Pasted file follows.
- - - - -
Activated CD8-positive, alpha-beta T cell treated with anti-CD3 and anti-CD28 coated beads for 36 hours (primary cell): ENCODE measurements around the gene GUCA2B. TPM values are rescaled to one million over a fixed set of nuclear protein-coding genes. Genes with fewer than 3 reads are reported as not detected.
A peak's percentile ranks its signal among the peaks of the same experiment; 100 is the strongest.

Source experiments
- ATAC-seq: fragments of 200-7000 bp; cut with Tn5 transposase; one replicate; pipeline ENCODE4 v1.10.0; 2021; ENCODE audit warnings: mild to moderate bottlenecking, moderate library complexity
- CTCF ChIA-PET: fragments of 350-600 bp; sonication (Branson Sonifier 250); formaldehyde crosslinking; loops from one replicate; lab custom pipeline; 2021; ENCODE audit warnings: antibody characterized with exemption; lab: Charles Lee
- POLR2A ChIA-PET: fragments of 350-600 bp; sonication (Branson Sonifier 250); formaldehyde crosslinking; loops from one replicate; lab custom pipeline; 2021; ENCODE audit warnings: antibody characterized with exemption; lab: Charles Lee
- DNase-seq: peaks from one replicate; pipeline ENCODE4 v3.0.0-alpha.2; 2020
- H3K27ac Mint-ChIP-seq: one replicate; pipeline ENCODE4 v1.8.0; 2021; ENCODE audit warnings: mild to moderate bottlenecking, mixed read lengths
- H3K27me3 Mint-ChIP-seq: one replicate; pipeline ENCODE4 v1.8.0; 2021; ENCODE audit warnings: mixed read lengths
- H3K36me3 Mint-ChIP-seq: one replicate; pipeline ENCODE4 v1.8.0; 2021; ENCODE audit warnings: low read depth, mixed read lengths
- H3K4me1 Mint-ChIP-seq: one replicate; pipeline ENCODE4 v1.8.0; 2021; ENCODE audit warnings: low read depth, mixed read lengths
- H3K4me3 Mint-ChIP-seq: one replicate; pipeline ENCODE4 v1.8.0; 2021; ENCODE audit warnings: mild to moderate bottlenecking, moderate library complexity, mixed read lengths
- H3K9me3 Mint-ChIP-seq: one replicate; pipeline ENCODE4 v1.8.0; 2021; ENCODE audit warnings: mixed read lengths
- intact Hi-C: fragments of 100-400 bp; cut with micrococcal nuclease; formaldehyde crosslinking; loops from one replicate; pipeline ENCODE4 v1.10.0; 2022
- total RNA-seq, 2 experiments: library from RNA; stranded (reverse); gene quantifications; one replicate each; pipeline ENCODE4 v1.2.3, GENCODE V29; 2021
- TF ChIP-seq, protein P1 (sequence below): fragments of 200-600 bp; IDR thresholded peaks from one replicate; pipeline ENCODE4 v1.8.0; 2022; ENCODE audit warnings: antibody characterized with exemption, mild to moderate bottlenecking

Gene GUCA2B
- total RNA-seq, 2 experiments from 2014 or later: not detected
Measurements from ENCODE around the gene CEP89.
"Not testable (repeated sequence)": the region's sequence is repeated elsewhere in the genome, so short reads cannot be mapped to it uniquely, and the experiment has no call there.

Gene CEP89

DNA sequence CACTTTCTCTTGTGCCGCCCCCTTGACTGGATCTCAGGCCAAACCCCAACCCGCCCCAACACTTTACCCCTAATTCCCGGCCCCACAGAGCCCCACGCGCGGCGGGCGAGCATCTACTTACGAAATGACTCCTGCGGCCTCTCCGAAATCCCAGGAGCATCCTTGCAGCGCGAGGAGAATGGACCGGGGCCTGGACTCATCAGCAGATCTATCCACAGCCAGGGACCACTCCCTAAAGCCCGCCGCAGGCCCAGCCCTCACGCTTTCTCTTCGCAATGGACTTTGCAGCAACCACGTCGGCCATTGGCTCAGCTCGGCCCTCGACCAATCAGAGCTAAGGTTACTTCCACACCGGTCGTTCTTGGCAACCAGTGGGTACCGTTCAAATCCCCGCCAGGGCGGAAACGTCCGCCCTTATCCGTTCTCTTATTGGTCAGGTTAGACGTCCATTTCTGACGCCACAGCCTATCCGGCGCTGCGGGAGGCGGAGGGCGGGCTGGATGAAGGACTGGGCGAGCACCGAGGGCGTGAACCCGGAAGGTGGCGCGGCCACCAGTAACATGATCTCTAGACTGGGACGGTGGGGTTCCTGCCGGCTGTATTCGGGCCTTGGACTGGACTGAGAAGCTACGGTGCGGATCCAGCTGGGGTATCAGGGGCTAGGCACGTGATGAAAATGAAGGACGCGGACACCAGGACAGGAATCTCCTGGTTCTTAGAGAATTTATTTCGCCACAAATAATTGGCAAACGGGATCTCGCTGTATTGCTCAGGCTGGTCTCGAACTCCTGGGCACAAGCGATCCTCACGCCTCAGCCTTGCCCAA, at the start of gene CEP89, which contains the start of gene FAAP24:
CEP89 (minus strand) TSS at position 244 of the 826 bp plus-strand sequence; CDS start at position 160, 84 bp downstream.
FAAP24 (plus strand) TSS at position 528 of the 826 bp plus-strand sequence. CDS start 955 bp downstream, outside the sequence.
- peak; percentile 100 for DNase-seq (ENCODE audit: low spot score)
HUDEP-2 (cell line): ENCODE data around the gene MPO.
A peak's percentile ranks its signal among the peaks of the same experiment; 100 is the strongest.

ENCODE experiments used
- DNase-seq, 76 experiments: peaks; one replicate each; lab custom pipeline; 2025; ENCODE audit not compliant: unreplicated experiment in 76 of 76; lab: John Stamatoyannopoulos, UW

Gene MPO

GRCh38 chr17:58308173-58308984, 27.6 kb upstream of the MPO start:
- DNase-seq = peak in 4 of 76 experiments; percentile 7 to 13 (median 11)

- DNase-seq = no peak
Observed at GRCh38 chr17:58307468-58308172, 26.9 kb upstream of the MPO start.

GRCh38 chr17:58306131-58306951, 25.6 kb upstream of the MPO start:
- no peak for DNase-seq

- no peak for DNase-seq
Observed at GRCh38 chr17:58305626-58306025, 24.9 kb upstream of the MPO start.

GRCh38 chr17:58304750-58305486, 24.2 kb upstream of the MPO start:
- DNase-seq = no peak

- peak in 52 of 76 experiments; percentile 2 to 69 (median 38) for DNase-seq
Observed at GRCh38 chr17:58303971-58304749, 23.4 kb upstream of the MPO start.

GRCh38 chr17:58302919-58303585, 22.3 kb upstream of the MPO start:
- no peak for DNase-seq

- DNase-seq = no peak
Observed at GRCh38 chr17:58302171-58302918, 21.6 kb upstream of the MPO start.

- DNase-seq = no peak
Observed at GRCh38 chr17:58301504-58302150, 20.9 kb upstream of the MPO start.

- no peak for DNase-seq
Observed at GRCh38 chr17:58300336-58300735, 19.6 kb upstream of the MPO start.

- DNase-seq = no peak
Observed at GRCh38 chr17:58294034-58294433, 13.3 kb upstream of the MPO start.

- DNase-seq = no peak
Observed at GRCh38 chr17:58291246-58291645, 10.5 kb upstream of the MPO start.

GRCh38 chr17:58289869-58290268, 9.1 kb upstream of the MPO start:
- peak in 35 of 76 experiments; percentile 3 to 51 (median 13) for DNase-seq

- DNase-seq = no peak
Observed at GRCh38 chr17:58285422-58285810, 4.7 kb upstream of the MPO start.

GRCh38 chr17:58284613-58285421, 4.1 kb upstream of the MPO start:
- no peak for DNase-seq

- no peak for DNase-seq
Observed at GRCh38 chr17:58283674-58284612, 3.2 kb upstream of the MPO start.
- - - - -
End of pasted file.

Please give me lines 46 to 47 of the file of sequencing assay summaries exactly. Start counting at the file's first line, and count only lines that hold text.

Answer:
Observed at GRCh38 chr17:58302171-58302918, 21.6 kb upstream of the MPO start.

- DNase-seq = no peak